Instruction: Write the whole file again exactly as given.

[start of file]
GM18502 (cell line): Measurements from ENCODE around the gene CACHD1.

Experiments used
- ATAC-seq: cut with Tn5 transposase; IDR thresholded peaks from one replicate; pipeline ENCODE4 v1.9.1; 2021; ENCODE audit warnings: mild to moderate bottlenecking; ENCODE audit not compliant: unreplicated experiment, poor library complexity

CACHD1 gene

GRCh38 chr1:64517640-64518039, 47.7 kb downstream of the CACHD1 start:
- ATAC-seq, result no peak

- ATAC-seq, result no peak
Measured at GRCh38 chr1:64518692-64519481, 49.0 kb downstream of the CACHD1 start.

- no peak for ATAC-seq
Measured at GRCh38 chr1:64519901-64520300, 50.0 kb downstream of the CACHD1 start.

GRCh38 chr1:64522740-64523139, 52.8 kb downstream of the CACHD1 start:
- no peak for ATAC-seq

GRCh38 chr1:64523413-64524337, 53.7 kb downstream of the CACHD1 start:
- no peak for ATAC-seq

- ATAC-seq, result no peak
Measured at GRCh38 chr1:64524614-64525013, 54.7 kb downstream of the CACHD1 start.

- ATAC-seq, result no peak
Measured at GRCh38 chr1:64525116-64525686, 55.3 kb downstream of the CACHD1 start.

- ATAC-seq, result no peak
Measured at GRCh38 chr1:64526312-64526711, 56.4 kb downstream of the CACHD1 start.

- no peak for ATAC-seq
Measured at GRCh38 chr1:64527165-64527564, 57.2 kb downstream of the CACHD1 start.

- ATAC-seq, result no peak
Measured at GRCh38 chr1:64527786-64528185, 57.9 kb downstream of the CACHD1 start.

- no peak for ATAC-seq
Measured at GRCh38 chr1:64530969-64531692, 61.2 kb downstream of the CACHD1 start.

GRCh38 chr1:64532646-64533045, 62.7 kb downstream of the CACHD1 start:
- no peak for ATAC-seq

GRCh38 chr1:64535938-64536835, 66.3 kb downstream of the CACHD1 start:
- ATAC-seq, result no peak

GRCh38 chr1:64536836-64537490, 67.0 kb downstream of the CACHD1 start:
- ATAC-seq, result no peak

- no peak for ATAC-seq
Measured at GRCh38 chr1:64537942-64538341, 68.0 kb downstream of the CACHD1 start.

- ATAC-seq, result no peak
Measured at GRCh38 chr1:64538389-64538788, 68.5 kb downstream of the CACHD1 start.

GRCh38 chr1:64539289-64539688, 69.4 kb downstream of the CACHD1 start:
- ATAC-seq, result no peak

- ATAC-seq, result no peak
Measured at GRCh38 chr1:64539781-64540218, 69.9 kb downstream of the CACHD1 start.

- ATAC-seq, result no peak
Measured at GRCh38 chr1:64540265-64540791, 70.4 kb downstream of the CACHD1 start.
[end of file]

GM18502 (cell line): Measurements from ENCODE around the gene CACHD1.

Experiments used
- ATAC-seq: cut with Tn5 transposase; IDR thresholded peaks from one replicate; pipeline ENCODE4 v1.9.1; 2021; ENCODE audit warnings: mild to moderate bottlenecking; ENCODE audit not compliant: unreplicated experiment, poor library complexity

CACHD1 gene

GRCh38 chr1:64517640-64518039, 47.7 kb downstream of the CACHD1 start:
- ATAC-seq, result no peak

- ATAC-seq, result no peak
Measured at GRCh38 chr1:64518692-64519481, 49.0 kb downstream of the CACHD1 start.

- no peak for ATAC-seq
Measured at GRCh38 chr1:64519901-64520300, 50.0 kb downstream of the CACHD1 start.

GRCh38 chr1:64522740-64523139, 52.8 kb downstream of the CACHD1 start:
- no peak for ATAC-seq

GRCh38 chr1:64523413-64524337, 53.7 kb downstream of the CACHD1 start:
- no peak for ATAC-seq

- ATAC-seq, result no peak
Measured at GRCh38 chr1:64524614-64525013, 54.7 kb downstream of the CACHD1 start.

- ATAC-seq, result no peak
Measured at GRCh38 chr1:64525116-64525686, 55.3 kb downstream of the CACHD1 start.

- ATAC-seq, result no peak
Measured at GRCh38 chr1:64526312-64526711, 56.4 kb downstream of the CACHD1 start.

- no peak for ATAC-seq
Measured at GRCh38 chr1:64527165-64527564, 57.2 kb downstream of the CACHD1 start.

- ATAC-seq, result no peak
Measured at GRCh38 chr1:64527786-64528185, 57.9 kb downstream of the CACHD1 start.

- no peak for ATAC-seq
Measured at GRCh38 chr1:64530969-64531692, 61.2 kb downstream of the CACHD1 start.

GRCh38 chr1:64532646-64533045, 62.7 kb downstream of the CACHD1 start:
- no peak for ATAC-seq

GRCh38 chr1:64535938-64536835, 66.3 kb downstream of the CACHD1 start:
- ATAC-seq, result no peak

GRCh38 chr1:64536836-64537490, 67.0 kb downstream of the CACHD1 start:
- ATAC-seq, result no peak

- no peak for ATAC-seq
Measured at GRCh38 chr1:64537942-64538341, 68.0 kb downstream of the CACHD1 start.

- ATAC-seq, result no peak
Measured at GRCh38 chr1:64538389-64538788, 68.5 kb downstream of the CACHD1 start.

GRCh38 chr1:64539289-64539688, 69.4 kb downstream of the CACHD1 start:
- ATAC-seq, result no peak

- ATAC-seq, result no peak
Measured at GRCh38 chr1:64539781-64540218, 69.9 kb downstream of the CACHD1 start.

- ATAC-seq, result no peak
Measured at GRCh38 chr1:64540265-64540791, 70.4 kb downstream of the CACHD1 start.